uu.seUppsala University Publications
Change search
ReferencesLink to record
Permanent link

Direct link
Pharmacokinetic-Pharmacodynamic Assessment of the Interrelationships Between Tesaglitazar Exposure and Renal Function in Patients With Type 2 Diabetes Mellitus
Uppsala University, Disciplinary Domain of Medicine and Pharmacy, Faculty of Pharmacy, Department of Pharmaceutical Biosciences.
Uppsala University, Disciplinary Domain of Medicine and Pharmacy, Faculty of Pharmacy, Department of Pharmaceutical Biosciences.
2012 (English)In: Journal of clinical pharmacology, ISSN 0091-2700, E-ISSN 1552-4604, Vol. 52, no 9, 1317-1327 p.Article in journal (Refereed) Published
Abstract [en]

The effects of tesaglitazar on renal function (assessed as urinary clearance of 125I-sodium iothalamate or estimated by the modification of diet in renal disease formula) were studied in a 24-week open-label trial in type 2 diabetes mellitus patients randomized to daily doses of either tesaglitazar 2 mg or pioglitazone 45 mg. The aim of the analysis was to develop a population pharmacokinetic-pharmacodynamic model that could simultaneously describe the interrelationship between tesaglitazar exposure and reduction in renal function over time in patients with type 2 diabetes mellitus. The pharmacokinetic-pharmacodynamic model could adequately describe the interplay between tesaglitazar and glomerular filtration rate. A one-compartment model in which the apparent clearance was influenced by glomerular filtration rate characterized the pharmacokinetics of tesaglitazar. An indirect-response model was used for the slow time course of change in glomerular filtration rate, which decreased from 100 to 78 mL/min/1.73m2 after 12 weeks of treatment. All tesaglitazar-treated patients had a reduction in glomerular filtration rate, and available demographic variables could not explain differences in response. Patients treated with an angiotensin converting enzyme inhibitor were more sensitive to tesaglitazar and had larger glomerular filtration rate decrease compared to nontreated patients. Approximately 8 weeks after discontinuing treatment, mean glomerular filtration rate had returned towards baseline. The model and data give valuable insights into the dynamic changes in glomerular filtration rate over time.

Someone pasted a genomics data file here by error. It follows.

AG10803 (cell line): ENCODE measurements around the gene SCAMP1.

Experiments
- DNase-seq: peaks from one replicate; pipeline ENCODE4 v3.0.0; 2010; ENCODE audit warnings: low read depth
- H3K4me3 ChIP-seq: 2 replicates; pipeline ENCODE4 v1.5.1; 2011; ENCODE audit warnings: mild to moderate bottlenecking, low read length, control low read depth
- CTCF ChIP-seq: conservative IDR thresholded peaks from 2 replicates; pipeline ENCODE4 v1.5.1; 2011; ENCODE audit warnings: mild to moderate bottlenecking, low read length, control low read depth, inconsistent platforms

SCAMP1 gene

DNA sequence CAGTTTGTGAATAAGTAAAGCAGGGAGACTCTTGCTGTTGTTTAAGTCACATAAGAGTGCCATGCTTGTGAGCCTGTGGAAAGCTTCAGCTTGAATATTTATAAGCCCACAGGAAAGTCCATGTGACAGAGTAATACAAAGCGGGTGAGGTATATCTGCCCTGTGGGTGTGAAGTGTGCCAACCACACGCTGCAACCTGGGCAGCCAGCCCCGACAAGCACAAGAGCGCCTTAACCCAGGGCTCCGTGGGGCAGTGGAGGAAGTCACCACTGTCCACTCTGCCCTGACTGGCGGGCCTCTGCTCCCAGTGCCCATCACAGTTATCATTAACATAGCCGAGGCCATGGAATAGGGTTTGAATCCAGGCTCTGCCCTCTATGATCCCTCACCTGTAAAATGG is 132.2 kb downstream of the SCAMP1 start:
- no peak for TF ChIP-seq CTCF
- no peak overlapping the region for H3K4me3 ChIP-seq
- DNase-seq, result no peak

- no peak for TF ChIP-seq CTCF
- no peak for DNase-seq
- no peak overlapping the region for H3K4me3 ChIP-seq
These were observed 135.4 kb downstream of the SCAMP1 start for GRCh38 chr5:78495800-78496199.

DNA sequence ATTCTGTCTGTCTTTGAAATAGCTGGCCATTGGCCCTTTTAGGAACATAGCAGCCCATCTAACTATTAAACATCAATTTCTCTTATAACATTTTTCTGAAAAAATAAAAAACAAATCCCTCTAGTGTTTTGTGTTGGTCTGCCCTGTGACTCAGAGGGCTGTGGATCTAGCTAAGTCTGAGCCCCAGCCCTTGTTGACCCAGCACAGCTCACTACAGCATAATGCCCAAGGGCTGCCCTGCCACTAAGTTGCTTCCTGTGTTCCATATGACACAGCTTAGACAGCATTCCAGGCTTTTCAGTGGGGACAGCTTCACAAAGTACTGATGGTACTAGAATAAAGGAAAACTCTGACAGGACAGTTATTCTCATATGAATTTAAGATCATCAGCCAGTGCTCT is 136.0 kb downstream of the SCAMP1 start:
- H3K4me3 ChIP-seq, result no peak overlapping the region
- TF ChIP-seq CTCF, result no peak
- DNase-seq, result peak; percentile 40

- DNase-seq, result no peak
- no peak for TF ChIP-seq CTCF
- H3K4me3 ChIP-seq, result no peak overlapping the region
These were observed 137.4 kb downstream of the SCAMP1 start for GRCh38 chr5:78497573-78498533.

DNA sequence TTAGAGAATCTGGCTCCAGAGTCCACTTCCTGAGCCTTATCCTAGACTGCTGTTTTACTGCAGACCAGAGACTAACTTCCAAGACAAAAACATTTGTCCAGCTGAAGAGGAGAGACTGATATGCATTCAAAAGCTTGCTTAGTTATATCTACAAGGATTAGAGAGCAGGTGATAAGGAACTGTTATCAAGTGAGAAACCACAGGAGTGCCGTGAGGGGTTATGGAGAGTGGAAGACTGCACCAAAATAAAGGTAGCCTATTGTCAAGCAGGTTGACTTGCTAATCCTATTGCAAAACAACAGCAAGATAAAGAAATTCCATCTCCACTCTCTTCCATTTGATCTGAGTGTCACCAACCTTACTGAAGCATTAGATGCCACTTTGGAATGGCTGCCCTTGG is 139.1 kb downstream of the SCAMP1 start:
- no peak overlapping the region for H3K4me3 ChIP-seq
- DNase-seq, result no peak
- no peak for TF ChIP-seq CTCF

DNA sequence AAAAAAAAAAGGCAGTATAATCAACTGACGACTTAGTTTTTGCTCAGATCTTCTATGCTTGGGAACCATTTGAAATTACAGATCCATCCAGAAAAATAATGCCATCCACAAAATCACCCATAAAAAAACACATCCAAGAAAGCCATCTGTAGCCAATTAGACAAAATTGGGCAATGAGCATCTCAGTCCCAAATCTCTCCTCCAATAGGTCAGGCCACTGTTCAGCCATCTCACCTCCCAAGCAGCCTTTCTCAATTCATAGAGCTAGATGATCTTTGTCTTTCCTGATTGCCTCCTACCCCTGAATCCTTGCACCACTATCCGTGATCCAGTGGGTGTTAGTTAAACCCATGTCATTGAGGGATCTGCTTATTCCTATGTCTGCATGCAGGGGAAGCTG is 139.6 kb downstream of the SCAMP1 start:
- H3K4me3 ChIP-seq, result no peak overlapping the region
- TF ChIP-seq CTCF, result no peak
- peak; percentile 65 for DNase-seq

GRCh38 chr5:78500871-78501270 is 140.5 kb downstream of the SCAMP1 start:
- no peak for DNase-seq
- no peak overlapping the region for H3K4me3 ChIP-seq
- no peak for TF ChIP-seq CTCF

Place, publisher, year, edition, pages
2012. Vol. 52, no 9, 1317-1327 p.
Keyword [en]
Tesaglitazar, peroxisome proliferator–activated receptor (PPAR), renal function, pharmacokinetics-pharmacodynamics (PK-PD)
National Category
Medical and Health Sciences
URN: urn:nbn:se:uu:diva-97052DOI: 10.1177/0091270011416937ISI: 000308227400004OAI: oai:DiVA.org:uu-97052DiVA: diva2:171833
Available from: 2008-04-17 Created: 2008-04-17 Last updated: 2012-10-05Bibliographically approved
In thesis
1. Safety and Efficacy Modelling in Anti-Diabetic Drug Development
Open this publication in new window or tab >>Safety and Efficacy Modelling in Anti-Diabetic Drug Development
2008 (English)Doctoral thesis, comprehensive summary (Other academic)
Abstract [en]

A central aim in drug development is to ensure that the new drug is efficacious and safe in the intended patient population.